Sunset in the Valley is always a magical time. Dust rising from the Sonoran Desert paints the sky with fiery wisps that often stretch 360 degrees around the horizon, and as I began the yoga session the last pink blushes were fading behind the Papago Hills. The yoga was of the Vinyasi Flow technique and our teacher, Emily, effortlessly guided us through the fast paced changes of position, calmly reminding us at each step to connect with the beautiful environment surrounding us. A perfect crescent moon had appeared above the arms of a nearby giant saguaro cactus and although I was balanced precariously on my head, I couldn’t think of a better introduction to the invigorating outdoors lifestyle that is a hallmark of life in the Valley

During the yoga session, the Desert Botanical Garden had begun to fill with crowds. In recent years the garden has become a popular outdoor art gallery, and my visit coincided with a display of mesmerising light sculptures by British artist Bruce Munro. With 2,000 endemic plant species The Sonoran Desert is home to one of the richest desert floras on the planet, and the exotic terrain of towering cacti and fragrant shrubs provides a striking backdrop to sculptural installations. In his Sonoran Light exhibition, Bruce Munro used this landscape to dazzling effect. On an entire hillside he’d laid out tendrils of shimmering optic fibres and glowing LED orbs that coiled sinuously around the giant saguaros. Flushed with mindfulness after the Vinyasi Flow yoga, I had the strange impression I’d landed in Pandora, the bioluminescent home world of the Na’vi in the film Avatar.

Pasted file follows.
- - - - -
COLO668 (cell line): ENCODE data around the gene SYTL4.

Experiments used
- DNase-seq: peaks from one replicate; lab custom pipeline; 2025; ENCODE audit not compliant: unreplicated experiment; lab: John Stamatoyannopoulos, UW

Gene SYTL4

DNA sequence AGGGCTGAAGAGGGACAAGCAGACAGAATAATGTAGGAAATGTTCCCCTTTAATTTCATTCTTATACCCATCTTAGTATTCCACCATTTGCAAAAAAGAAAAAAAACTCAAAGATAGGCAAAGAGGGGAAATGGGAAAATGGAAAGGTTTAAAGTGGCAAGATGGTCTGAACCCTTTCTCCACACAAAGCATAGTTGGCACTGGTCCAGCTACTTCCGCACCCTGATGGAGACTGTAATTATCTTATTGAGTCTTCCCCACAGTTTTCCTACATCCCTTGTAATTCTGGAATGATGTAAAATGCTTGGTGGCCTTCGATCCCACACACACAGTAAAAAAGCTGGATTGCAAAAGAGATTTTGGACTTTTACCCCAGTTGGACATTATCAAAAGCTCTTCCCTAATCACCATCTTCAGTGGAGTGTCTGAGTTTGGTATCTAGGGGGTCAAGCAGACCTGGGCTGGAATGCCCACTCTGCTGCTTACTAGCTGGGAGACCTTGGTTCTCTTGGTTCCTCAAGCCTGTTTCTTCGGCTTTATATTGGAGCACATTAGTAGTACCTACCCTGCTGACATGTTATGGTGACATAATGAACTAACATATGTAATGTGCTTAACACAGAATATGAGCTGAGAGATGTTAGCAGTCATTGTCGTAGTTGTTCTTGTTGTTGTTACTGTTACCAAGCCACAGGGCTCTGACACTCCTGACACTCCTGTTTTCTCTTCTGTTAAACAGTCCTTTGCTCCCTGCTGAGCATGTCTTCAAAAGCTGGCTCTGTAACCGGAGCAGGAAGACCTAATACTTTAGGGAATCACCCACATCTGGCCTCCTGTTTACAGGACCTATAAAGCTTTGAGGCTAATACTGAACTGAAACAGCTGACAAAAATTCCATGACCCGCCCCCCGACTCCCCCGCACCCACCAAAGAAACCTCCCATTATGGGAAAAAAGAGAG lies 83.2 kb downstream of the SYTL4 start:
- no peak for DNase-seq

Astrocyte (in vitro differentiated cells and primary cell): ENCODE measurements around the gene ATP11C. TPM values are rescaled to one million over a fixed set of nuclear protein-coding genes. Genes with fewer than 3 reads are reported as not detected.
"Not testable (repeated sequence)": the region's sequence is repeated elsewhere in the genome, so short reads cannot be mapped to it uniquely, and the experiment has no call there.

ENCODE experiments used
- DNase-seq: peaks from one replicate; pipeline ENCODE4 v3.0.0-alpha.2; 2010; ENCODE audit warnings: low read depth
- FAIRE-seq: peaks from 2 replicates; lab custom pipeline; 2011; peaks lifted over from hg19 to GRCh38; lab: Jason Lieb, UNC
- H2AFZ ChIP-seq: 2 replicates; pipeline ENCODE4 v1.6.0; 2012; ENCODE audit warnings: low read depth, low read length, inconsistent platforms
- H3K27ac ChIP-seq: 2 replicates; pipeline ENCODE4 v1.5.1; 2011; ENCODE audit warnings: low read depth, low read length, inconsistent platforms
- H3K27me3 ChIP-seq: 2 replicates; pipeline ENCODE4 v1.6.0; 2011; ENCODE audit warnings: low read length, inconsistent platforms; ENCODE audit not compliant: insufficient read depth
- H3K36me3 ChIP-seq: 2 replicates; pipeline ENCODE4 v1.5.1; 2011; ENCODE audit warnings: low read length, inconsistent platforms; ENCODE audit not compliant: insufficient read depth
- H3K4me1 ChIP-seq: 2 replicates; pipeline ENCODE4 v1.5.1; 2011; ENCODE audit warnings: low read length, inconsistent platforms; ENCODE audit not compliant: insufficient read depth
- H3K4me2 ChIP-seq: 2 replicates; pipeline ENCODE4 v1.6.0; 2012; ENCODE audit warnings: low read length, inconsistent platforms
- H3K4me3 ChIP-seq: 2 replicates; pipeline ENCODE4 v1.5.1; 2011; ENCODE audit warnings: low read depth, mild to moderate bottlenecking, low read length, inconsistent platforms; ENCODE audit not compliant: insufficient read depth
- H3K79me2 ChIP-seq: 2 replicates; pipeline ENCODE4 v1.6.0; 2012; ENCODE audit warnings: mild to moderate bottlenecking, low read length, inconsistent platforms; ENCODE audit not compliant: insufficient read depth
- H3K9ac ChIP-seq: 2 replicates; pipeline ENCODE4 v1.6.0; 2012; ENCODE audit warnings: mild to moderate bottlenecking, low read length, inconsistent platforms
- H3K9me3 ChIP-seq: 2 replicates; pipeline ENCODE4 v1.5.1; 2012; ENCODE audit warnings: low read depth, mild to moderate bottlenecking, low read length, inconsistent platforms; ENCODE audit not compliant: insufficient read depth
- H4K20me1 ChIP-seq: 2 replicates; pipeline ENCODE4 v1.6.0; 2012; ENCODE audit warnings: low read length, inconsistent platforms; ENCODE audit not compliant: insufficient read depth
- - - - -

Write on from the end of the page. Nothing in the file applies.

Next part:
Attracted by a Californian lifestyle at a snip of the price, a new generation of entrepreneurs has recently injected a welcome breath of fresh air into Phoenix’s restaurant and bar scene. At the seriously cool il Crudo bar and restaurant I met mixologist Micah Olsen who has been sending waves of excitement through Phoenix’s cocktail scene. Hailing from South Dakota, I jokingly asked whether he was missing winter on the prairies.

“Are you crazy man”, he laughed,” why would I miss 3 months of summer and 9 months of winter? I came here on a junior high school trip and remember skipping class. I was sitting in my shorts in the sunshine and decided there and then that this was where I wanted to live.”

And Arizona’s sunshine is a key ingredient in Micah’s cocktail success. He’s a champion of local produce which thrives in the year round sunshine. Locally grown fruit bursts with intense flavours and the oils in the herbs are concentrated by the fierce summer sun. As an experienced sommelier he takes great care to extract the best from these ingredients and taking a conical sieve he diligently poured a tantalizing concoction of rye whisky, Cardamaro liqueur, fresh lemon juice, elderflower and bitters into a cocktail shaker adding a dash of celery gin for good measure. The final touch was a stem of fragrant rosemary that he crushed into a pleasing wilt. The resulting creation was a Rebel’s Son, il Crudo’s signature cocktail. I took a sip and a medley of complex bittersweet flavours cascaded over my palette. Refreshing, cleansing and fragrant, it was one of the most intriguing and satisfying cocktails I’d ever tasted.